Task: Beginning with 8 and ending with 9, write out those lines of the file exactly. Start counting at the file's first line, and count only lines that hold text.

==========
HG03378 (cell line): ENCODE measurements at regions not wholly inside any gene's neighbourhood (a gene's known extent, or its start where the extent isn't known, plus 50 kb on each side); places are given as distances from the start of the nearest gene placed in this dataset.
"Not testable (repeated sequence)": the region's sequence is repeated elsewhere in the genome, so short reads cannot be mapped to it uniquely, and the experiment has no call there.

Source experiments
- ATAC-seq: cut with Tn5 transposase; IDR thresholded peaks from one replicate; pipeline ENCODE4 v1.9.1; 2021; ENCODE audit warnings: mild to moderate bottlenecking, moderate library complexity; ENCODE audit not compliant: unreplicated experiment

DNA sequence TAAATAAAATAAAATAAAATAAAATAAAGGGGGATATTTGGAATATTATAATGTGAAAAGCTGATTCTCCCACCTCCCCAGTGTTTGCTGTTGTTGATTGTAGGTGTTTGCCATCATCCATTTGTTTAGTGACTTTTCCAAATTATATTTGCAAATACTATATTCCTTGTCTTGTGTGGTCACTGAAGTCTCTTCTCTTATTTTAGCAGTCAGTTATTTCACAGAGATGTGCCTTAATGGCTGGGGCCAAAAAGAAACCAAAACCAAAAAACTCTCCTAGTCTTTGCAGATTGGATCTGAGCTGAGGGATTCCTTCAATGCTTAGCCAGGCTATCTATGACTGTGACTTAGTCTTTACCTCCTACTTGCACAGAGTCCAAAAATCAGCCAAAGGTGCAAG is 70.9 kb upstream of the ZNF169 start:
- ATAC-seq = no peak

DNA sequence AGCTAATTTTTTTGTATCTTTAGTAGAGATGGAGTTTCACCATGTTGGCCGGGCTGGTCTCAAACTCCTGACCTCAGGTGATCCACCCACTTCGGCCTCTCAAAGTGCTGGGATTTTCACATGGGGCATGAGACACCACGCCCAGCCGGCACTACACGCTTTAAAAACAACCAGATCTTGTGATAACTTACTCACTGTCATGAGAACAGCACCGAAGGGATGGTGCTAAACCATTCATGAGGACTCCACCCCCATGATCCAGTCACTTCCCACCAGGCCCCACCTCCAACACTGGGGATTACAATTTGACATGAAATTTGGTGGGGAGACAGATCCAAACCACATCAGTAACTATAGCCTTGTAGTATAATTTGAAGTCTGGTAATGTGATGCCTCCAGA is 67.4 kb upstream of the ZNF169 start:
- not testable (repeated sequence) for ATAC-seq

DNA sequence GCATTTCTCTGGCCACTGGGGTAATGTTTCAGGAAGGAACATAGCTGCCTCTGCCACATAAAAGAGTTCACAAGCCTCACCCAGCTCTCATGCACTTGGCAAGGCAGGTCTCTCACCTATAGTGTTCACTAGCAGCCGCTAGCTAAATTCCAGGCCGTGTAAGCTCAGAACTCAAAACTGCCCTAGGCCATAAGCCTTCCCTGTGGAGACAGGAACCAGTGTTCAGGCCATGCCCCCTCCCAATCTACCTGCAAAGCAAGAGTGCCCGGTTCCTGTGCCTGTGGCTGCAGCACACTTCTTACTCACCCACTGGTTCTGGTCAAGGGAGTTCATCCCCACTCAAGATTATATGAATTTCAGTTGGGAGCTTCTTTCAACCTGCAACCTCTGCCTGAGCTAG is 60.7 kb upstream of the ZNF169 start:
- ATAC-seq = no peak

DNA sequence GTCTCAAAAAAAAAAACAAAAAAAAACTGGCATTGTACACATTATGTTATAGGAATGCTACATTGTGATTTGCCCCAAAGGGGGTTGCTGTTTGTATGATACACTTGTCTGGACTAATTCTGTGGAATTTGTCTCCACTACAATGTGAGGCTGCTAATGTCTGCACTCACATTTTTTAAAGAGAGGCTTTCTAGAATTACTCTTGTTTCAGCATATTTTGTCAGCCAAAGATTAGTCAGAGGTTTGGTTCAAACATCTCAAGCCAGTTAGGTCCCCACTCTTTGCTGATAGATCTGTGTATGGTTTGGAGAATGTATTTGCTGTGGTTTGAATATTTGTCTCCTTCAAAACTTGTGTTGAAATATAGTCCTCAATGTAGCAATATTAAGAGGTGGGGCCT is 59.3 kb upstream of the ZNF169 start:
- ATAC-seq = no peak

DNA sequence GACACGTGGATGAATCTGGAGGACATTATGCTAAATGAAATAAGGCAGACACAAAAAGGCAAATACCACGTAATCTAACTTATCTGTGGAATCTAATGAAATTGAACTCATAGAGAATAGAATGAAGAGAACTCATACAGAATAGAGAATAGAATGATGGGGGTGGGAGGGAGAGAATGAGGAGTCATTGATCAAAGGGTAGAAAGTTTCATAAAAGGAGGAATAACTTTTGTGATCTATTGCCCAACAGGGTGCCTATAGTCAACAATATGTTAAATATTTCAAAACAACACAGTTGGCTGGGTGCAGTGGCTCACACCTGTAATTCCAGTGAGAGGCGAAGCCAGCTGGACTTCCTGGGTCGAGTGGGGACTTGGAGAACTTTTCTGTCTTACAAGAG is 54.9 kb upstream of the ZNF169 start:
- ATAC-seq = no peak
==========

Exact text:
- not testable (repeated sequence) for ATAC-seq

DNA sequence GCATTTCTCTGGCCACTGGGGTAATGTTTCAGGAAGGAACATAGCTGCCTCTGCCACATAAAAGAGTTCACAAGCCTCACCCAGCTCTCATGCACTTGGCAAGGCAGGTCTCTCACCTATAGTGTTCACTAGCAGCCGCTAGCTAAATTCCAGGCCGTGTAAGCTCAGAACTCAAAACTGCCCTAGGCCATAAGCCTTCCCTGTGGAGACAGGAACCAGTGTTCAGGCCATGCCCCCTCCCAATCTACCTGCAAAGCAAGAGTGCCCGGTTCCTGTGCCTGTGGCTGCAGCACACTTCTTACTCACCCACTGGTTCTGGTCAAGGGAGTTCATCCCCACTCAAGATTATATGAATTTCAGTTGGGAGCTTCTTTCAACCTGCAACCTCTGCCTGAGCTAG is 60.7 kb upstream of the ZNF169 start: